Microsporum gypseum is a soil-associated dermatophyte that occasionally is known to colonise and infect the upper dead layers of the skin of mammals. The name refers to an asexual “form-taxon” that has been associated with four related biological species of fungi: the pathogenic taxa Arthroderma incurvatum, A. gypsea, A. fulva and the non-pathogenic saprotroph A. corniculata.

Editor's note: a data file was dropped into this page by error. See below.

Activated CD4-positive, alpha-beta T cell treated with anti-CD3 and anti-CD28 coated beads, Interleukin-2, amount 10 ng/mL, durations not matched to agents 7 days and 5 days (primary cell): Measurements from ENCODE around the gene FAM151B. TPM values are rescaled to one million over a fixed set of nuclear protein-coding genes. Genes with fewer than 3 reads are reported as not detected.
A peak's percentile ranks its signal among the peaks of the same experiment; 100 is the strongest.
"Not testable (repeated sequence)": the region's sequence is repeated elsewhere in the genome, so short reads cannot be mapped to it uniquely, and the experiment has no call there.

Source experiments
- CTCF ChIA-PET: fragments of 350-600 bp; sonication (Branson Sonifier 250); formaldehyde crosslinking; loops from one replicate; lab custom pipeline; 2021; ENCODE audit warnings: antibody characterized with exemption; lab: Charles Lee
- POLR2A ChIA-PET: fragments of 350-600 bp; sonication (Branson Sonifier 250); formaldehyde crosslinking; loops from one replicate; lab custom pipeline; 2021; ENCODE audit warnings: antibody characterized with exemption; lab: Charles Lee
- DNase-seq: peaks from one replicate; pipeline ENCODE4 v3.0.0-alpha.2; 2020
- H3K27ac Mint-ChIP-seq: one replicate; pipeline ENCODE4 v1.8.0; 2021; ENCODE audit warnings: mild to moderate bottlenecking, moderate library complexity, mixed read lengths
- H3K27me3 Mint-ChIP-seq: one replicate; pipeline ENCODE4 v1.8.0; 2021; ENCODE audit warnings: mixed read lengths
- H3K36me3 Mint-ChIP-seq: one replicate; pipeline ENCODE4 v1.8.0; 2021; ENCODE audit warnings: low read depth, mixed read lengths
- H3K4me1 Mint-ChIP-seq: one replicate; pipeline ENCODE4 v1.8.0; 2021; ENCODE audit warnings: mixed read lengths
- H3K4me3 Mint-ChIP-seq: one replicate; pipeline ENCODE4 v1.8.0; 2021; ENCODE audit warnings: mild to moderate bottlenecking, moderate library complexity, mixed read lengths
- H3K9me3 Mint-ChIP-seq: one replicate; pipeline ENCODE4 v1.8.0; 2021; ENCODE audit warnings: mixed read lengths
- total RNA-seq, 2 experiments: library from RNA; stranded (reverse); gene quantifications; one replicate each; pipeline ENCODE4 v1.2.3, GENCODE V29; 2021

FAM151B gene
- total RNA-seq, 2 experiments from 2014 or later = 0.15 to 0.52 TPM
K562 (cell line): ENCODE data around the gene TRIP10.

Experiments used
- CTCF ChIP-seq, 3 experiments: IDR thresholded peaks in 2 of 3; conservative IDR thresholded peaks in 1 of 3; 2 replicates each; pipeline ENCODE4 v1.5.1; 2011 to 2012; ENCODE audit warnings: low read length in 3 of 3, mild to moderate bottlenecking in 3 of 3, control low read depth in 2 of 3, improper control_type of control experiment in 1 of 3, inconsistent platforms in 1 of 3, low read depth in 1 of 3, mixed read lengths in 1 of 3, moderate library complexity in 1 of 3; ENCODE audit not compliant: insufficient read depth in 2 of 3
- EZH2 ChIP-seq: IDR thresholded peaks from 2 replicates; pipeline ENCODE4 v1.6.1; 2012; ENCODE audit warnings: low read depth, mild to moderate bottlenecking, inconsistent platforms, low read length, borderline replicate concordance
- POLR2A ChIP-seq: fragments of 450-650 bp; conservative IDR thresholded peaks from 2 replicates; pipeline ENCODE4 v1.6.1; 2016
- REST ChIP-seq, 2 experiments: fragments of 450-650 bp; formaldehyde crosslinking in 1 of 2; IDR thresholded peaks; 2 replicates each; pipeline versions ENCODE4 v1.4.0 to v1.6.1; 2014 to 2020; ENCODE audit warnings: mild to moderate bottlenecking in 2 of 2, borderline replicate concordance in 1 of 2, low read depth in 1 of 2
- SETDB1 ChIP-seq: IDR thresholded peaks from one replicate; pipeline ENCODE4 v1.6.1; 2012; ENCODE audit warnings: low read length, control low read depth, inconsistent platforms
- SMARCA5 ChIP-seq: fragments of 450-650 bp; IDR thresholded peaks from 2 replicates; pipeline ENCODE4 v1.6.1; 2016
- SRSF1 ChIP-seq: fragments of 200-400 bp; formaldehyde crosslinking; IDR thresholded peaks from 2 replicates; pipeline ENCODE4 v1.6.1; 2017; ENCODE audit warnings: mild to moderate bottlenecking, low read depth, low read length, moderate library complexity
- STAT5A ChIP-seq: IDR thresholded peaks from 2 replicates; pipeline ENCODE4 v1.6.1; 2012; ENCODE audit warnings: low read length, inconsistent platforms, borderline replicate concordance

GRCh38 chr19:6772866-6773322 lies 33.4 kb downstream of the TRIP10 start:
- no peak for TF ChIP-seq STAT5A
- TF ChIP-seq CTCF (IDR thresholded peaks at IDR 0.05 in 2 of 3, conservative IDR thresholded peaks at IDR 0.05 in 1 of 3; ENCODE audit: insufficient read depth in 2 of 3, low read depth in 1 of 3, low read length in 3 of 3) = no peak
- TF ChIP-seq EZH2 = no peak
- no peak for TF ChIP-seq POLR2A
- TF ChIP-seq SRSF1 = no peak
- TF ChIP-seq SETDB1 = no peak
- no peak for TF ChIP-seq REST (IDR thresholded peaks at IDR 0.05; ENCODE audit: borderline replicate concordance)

The species is keratinophilic and is known for causing diseases on human skin. The genus Microsporum contains a number of pathogens to both humans and animals. The diseases it causes is classified as tinea or ringworm, with an adjective prescribing to the afflicted body part.
The fungus infects animals that associate themselves with soil on a repeated basis So as such animals like cattle are commonly affected but horses, rodents, monkeys and dogs have a tendency to acquire it.